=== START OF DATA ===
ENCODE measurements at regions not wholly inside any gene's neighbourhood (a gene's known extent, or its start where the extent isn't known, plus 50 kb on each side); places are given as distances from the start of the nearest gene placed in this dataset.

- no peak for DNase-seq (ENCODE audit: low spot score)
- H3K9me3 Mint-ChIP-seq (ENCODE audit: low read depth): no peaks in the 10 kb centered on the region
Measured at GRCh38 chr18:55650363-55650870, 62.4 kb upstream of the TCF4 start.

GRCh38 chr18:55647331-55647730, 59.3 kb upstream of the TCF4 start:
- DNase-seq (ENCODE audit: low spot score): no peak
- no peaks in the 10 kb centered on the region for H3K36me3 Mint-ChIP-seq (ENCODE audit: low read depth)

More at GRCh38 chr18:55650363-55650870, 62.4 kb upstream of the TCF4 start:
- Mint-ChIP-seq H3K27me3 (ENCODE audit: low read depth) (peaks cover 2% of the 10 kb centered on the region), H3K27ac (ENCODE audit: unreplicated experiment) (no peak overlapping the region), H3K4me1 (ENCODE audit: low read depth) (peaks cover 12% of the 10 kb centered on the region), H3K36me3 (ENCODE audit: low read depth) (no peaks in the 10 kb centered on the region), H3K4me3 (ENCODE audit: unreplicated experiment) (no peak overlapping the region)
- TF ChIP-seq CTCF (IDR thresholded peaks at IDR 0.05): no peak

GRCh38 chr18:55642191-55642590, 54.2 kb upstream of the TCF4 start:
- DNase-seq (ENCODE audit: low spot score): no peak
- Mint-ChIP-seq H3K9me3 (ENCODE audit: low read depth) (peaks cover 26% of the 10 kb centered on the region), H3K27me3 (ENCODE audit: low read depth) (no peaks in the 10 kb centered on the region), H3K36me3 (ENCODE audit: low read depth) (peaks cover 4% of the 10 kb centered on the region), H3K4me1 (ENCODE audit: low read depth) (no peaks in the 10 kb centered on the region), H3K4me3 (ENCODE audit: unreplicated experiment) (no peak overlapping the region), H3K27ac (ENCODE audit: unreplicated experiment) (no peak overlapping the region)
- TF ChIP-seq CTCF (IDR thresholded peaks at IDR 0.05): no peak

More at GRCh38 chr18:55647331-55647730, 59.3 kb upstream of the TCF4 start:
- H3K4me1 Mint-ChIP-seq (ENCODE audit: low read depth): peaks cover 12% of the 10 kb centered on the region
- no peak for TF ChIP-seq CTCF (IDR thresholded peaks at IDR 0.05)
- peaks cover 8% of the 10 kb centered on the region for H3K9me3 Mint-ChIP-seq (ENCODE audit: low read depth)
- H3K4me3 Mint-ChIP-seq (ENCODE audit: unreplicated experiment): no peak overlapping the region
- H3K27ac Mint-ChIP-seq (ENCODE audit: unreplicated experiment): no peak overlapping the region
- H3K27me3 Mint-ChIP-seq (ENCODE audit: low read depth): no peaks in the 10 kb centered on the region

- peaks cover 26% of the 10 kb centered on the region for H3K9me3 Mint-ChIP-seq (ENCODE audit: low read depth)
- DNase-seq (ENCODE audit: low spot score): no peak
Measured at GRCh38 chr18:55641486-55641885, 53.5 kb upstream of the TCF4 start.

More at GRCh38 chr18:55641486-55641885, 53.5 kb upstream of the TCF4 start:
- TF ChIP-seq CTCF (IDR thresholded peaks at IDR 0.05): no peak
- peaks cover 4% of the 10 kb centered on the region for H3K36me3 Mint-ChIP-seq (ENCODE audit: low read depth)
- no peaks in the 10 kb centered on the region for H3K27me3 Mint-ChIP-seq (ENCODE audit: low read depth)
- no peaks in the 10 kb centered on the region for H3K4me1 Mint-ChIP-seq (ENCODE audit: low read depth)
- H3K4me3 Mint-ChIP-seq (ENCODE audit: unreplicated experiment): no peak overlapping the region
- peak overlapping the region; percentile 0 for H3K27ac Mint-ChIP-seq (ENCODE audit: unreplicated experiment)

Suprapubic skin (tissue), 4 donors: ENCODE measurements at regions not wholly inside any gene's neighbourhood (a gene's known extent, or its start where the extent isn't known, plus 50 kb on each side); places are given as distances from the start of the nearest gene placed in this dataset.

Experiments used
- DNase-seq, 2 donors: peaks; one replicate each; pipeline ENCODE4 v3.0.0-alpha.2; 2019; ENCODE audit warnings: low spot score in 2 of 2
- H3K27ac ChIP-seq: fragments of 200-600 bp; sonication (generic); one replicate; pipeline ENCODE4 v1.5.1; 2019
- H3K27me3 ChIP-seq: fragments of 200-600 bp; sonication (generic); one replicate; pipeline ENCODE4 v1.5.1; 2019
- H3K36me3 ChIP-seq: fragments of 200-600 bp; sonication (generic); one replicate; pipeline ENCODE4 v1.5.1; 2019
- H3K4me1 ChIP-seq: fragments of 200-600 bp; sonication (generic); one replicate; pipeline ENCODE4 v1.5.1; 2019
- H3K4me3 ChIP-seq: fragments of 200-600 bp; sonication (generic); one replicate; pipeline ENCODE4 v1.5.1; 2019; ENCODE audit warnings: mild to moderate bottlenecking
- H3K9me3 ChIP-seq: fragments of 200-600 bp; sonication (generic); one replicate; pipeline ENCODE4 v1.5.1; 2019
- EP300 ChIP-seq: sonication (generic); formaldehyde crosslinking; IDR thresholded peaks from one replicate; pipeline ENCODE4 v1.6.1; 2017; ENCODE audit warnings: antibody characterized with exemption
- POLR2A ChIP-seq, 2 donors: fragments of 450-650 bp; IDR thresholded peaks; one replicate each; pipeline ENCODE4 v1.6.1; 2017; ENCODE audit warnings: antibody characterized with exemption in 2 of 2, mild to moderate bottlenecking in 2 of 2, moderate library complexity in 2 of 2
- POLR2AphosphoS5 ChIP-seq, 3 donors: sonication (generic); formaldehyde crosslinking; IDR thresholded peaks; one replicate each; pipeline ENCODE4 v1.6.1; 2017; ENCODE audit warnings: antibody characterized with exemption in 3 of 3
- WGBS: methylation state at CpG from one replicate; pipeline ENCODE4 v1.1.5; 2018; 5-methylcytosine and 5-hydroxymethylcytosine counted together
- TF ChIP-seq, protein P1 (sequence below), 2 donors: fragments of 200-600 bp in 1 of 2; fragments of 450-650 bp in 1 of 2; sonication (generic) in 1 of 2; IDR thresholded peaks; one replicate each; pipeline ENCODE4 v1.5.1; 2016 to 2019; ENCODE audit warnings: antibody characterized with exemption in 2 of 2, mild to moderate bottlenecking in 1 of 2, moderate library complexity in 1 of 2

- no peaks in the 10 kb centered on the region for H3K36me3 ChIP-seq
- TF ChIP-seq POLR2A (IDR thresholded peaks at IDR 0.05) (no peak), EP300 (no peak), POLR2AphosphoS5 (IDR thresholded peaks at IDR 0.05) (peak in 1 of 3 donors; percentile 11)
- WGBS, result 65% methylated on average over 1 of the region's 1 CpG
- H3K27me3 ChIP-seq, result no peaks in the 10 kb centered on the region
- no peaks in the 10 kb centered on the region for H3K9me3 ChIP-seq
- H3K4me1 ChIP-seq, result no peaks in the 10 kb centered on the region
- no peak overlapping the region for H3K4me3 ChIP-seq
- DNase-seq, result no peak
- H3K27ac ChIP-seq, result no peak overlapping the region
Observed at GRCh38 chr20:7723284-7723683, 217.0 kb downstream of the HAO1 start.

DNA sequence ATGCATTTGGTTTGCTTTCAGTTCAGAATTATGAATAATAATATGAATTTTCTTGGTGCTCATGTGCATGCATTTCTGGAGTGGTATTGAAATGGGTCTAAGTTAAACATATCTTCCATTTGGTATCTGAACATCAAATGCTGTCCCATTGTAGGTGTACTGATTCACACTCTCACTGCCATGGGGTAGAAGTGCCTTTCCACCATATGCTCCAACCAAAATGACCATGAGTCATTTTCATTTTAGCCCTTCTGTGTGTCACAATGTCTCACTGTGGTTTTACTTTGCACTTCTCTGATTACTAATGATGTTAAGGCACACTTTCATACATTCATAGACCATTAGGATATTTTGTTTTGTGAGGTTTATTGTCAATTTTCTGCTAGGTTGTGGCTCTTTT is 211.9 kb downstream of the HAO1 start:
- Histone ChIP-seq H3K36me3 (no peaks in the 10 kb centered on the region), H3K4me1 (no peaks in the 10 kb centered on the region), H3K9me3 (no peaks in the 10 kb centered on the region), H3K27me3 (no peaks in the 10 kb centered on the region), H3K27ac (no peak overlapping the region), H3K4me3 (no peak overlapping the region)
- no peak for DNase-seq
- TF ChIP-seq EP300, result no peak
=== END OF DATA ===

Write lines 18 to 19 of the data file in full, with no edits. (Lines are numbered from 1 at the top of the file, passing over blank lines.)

- peaks cover 8% of the 10 kb centered on the region for H3K9me3 Mint-ChIP-seq (ENCODE audit: low read depth)
- H3K4me3 Mint-ChIP-seq (ENCODE audit: unreplicated experiment): no peak overlapping the region